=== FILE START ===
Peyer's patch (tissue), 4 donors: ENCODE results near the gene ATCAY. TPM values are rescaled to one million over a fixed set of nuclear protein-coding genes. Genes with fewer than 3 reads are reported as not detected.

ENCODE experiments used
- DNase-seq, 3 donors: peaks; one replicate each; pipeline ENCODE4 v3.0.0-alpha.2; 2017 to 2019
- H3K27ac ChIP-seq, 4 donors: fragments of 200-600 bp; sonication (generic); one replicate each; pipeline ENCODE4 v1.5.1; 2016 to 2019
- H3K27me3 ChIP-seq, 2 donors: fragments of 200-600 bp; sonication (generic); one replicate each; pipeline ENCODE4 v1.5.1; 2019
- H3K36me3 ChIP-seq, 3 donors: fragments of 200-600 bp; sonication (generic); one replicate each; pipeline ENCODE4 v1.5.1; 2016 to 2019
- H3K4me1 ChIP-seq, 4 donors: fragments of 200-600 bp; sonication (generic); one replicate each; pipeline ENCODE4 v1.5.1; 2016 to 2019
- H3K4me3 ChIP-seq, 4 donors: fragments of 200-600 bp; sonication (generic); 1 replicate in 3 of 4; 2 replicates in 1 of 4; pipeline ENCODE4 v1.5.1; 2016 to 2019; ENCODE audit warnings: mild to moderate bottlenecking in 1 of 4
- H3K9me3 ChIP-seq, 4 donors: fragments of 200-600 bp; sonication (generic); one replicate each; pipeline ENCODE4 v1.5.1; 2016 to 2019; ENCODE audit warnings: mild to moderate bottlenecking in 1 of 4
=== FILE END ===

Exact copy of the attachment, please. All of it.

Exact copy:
Peyer's patch (tissue), 4 donors: ENCODE results near the gene ATCAY. TPM values are rescaled to one million over a fixed set of nuclear protein-coding genes. Genes with fewer than 3 reads are reported as not detected.

ENCODE experiments used
- DNase-seq, 3 donors: peaks; one replicate each; pipeline ENCODE4 v3.0.0-alpha.2; 2017 to 2019
- H3K27ac ChIP-seq, 4 donors: fragments of 200-600 bp; sonication (generic); one replicate each; pipeline ENCODE4 v1.5.1; 2016 to 2019
- H3K27me3 ChIP-seq, 2 donors: fragments of 200-600 bp; sonication (generic); one replicate each; pipeline ENCODE4 v1.5.1; 2019
- H3K36me3 ChIP-seq, 3 donors: fragments of 200-600 bp; sonication (generic); one replicate each; pipeline ENCODE4 v1.5.1; 2016 to 2019
- H3K4me1 ChIP-seq, 4 donors: fragments of 200-600 bp; sonication (generic); one replicate each; pipeline ENCODE4 v1.5.1; 2016 to 2019
- H3K4me3 ChIP-seq, 4 donors: fragments of 200-600 bp; sonication (generic); 1 replicate in 3 of 4; 2 replicates in 1 of 4; pipeline ENCODE4 v1.5.1; 2016 to 2019; ENCODE audit warnings: mild to moderate bottlenecking in 1 of 4
- H3K9me3 ChIP-seq, 4 donors: fragments of 200-600 bp; sonication (generic); one replicate each; pipeline ENCODE4 v1.5.1; 2016 to 2019; ENCODE audit warnings: mild to moderate bottlenecking in 1 of 4